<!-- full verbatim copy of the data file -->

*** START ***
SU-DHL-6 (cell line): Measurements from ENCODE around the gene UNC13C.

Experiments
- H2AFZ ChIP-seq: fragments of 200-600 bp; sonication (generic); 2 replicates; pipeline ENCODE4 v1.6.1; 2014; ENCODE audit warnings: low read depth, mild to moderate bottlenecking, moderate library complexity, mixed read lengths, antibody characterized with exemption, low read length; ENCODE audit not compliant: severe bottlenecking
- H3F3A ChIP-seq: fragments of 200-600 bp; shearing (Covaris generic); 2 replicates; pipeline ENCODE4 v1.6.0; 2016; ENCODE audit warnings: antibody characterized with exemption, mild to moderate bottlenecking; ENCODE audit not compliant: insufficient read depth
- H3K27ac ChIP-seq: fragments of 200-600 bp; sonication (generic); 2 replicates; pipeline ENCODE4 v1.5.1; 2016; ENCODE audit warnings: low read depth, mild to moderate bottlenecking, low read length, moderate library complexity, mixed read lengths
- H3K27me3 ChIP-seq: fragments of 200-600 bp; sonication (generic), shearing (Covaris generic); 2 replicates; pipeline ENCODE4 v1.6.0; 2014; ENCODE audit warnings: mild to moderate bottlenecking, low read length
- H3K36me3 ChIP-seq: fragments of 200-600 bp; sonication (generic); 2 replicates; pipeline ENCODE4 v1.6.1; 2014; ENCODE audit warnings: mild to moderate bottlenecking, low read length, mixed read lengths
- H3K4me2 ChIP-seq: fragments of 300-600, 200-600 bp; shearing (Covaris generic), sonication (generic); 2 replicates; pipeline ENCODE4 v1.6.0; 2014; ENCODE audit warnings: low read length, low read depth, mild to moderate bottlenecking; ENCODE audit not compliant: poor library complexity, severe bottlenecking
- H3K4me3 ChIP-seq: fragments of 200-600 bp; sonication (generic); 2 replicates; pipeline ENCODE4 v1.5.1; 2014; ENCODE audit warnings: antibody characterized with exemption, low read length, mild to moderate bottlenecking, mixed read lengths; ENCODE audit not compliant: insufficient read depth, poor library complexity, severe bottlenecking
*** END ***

SU-DHL-6 (cell line): Measurements from ENCODE around the gene UNC13C.

Experiments
- H2AFZ ChIP-seq: fragments of 200-600 bp; sonication (generic); 2 replicates; pipeline ENCODE4 v1.6.1; 2014; ENCODE audit warnings: low read depth, mild to moderate bottlenecking, moderate library complexity, mixed read lengths, antibody characterized with exemption, low read length; ENCODE audit not compliant: severe bottlenecking
- H3F3A ChIP-seq: fragments of 200-600 bp; shearing (Covaris generic); 2 replicates; pipeline ENCODE4 v1.6.0; 2016; ENCODE audit warnings: antibody characterized with exemption, mild to moderate bottlenecking; ENCODE audit not compliant: insufficient read depth
- H3K27ac ChIP-seq: fragments of 200-600 bp; sonication (generic); 2 replicates; pipeline ENCODE4 v1.5.1; 2016; ENCODE audit warnings: low read depth, mild to moderate bottlenecking, low read length, moderate library complexity, mixed read lengths
- H3K27me3 ChIP-seq: fragments of 200-600 bp; sonication (generic), shearing (Covaris generic); 2 replicates; pipeline ENCODE4 v1.6.0; 2014; ENCODE audit warnings: mild to moderate bottlenecking, low read length
- H3K36me3 ChIP-seq: fragments of 200-600 bp; sonication (generic); 2 replicates; pipeline ENCODE4 v1.6.1; 2014; ENCODE audit warnings: mild to moderate bottlenecking, low read length, mixed read lengths
- H3K4me2 ChIP-seq: fragments of 300-600, 200-600 bp; shearing (Covaris generic), sonication (generic); 2 replicates; pipeline ENCODE4 v1.6.0; 2014; ENCODE audit warnings: low read length, low read depth, mild to moderate bottlenecking; ENCODE audit not compliant: poor library complexity, severe bottlenecking
- H3K4me3 ChIP-seq: fragments of 200-600 bp; sonication (generic); 2 replicates; pipeline ENCODE4 v1.5.1; 2014; ENCODE audit warnings: antibody characterized with exemption, low read length, mild to moderate bottlenecking, mixed read lengths; ENCODE audit not compliant: insufficient read depth, poor library complexity, severe bottlenecking